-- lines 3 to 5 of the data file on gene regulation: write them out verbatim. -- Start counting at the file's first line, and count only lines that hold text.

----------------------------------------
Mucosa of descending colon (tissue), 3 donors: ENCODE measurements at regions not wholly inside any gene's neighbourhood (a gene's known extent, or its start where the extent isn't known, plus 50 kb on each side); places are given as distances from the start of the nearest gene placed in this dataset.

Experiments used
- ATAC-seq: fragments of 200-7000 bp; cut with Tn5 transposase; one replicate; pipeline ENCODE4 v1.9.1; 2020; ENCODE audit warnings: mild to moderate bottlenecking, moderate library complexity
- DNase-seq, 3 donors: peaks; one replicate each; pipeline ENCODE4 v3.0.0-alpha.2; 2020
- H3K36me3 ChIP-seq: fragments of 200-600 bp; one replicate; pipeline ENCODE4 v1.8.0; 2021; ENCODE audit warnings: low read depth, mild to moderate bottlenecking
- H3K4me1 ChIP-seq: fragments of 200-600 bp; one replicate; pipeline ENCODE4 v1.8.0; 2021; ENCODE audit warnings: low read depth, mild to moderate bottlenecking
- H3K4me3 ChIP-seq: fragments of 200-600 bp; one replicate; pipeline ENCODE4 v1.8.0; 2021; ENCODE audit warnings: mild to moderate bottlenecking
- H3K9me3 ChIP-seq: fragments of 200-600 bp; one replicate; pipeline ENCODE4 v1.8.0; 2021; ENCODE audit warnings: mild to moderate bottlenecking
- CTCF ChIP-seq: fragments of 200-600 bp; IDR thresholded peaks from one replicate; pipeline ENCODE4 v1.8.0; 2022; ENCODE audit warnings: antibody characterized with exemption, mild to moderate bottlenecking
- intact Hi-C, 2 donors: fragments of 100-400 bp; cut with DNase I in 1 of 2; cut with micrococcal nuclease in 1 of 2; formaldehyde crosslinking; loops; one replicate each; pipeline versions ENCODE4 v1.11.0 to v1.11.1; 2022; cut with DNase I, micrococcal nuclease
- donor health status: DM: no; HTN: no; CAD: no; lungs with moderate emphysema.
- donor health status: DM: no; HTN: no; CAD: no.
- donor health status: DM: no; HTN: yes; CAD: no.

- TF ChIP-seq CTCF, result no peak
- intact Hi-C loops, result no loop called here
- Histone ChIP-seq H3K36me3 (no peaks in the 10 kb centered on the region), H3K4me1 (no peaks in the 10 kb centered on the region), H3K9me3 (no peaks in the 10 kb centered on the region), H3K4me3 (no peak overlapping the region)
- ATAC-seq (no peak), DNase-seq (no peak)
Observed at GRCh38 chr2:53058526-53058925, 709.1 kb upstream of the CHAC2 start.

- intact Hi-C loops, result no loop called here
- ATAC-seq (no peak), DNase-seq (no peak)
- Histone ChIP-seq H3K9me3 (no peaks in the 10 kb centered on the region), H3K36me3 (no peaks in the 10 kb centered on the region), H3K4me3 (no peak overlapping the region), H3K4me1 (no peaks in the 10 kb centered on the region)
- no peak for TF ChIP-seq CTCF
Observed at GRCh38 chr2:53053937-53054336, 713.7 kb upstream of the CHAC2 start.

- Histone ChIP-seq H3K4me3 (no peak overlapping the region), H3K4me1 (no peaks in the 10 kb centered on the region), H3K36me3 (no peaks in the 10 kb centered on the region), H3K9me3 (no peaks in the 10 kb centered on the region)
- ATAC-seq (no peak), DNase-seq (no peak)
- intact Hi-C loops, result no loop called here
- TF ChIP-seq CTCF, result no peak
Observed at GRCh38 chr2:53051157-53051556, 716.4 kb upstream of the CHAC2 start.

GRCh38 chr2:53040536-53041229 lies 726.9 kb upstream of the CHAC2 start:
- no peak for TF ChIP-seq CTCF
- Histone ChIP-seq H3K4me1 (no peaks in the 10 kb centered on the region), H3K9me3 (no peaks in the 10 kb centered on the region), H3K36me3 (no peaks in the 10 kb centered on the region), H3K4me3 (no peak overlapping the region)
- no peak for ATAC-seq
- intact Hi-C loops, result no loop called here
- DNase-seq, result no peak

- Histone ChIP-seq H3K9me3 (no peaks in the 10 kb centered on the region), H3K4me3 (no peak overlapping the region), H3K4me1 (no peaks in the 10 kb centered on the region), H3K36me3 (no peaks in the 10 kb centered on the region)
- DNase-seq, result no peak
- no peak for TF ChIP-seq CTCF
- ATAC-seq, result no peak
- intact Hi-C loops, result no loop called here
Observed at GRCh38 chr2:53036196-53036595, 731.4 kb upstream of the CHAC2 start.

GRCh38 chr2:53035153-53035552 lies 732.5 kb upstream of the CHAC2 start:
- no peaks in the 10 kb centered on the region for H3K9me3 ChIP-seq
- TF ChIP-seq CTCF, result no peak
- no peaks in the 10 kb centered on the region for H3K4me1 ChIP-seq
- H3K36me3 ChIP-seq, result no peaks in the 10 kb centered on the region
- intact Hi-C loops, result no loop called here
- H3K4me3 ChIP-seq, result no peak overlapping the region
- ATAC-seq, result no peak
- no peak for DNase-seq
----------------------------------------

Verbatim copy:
- ATAC-seq: fragments of 200-7000 bp; cut with Tn5 transposase; one replicate; pipeline ENCODE4 v1.9.1; 2020; ENCODE audit warnings: mild to moderate bottlenecking, moderate library complexity
- DNase-seq, 3 donors: peaks; one replicate each; pipeline ENCODE4 v3.0.0-alpha.2; 2020
- H3K36me3 ChIP-seq: fragments of 200-600 bp; one replicate; pipeline ENCODE4 v1.8.0; 2021; ENCODE audit warnings: low read depth, mild to moderate bottlenecking